API Transit Basics: SDKs

January 12, 2018

Software Development Kits (SDKs), and code libraries in a variety of programming languages have always been a hallmark of API operations. Some API pundits feel that SDKs aren’t worth the effort to maintain, and keep in development alongside the rest of API operations, while others have done well delivering robust SDKs that span very valuable API stacks–consider the AWS JavaScript SDK as an example. Amidst this debate, SDKs continue to maintain their presence, and even have been evolving to support a more continuous integration (CI) and continuous deployment (CD) approach to delivering APIs and the applications that depend on them.

Supporting SDKs in a variety of programming languages can be difficult for some API providers. Luckily there is tooling available that help auto-generate SDKs from API definitions, helping make the SDK part of the conversation a little smoother. Of course, it depends on the scope and complexity of your APIs, but increasingly auto-generated SDKs and code as part of a CI/CD process is becoming the normal way of getting things done, whether you are just making them available to your API consumers, or you are actually doing the consuming yourself.

  • Swagger Codegen - The leading open source effort for generating SDKs from OpenAPI.
  • APIMATIC - The leading service for generating SDKs from OpenAPI, and including as part of existing CI/CD efforts.
  • RESTUnited - The easiest way to generate SDKs (REST API libraries): PHP, Python, Ruby, ActionScript (Flash), C#, Android, Objective-C, Scala, Java

Depending on your versioning and build processes, SDK generation can be done alongside all the other stops along this life cycle. When you iterate on an API, you simply auto-generate documentation, tests, SDKs, and other aspects of supporting your services. Not all providers I talk with are easily able to jump into the aspect of producing code, as their build processes aren’t as streamline, and some of their APIs are too large to expect auto-generated code to perform as expected. However, it is something they are working towards, along with other microservices, and decoupling efforts going on across their teams.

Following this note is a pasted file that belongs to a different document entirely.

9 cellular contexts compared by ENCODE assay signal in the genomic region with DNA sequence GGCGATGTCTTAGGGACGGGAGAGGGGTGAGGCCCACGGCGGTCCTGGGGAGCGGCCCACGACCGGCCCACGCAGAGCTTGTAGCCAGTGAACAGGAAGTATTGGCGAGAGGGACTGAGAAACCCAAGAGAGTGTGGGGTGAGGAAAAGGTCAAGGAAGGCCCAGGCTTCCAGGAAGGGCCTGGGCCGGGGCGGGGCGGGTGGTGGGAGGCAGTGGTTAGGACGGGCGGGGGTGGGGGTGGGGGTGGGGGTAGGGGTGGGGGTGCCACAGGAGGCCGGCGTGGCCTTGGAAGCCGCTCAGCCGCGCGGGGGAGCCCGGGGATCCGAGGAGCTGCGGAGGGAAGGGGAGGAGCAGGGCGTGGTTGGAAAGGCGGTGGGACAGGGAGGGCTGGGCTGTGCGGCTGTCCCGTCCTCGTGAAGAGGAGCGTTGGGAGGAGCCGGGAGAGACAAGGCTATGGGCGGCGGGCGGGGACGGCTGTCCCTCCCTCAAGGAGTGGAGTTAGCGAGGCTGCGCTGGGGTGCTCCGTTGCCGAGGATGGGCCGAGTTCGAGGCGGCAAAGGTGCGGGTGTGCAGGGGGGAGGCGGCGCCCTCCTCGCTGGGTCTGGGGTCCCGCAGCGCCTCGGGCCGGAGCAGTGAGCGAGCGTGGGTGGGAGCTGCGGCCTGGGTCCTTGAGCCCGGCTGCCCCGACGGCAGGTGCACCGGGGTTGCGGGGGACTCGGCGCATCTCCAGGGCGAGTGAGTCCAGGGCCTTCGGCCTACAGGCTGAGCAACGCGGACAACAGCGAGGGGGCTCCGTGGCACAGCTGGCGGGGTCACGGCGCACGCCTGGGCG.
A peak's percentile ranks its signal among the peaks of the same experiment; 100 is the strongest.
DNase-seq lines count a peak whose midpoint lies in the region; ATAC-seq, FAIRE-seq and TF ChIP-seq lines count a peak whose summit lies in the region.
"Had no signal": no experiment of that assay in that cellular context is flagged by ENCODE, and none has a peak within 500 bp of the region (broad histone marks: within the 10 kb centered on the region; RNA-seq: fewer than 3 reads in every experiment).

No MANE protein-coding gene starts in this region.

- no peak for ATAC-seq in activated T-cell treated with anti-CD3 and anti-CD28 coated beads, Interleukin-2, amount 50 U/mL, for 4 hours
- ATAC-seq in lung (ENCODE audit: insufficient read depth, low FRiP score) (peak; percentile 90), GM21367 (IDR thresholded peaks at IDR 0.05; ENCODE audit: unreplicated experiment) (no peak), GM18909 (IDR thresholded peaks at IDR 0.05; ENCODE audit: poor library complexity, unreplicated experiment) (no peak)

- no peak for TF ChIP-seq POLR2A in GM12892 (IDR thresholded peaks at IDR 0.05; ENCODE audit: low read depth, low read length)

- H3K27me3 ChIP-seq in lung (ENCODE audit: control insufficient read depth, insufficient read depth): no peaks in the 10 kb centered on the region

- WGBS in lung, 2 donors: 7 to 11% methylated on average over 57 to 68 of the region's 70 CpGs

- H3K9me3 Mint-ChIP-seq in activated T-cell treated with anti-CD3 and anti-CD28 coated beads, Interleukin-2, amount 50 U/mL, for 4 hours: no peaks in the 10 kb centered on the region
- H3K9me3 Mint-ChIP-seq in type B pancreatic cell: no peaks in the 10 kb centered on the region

Once you realize an API definition driven approach to delivering APIs, the line between deployment and SDKs blurs–it is all about generating code from your definitions. Sometimes the code is providing resources, and other times it is consuming them. It just comes down to whether you are deploying code server or client side. Another significant shift I’m seeing in the landscape with SDKs, are things moving beyond just programming languages, and providing platform specific libraries for managing SalesForce, AWS, Docker, and other common components of our operations–further evolving the notion of what an SDK is and does in 2018.

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API Transit Basics: SDKs
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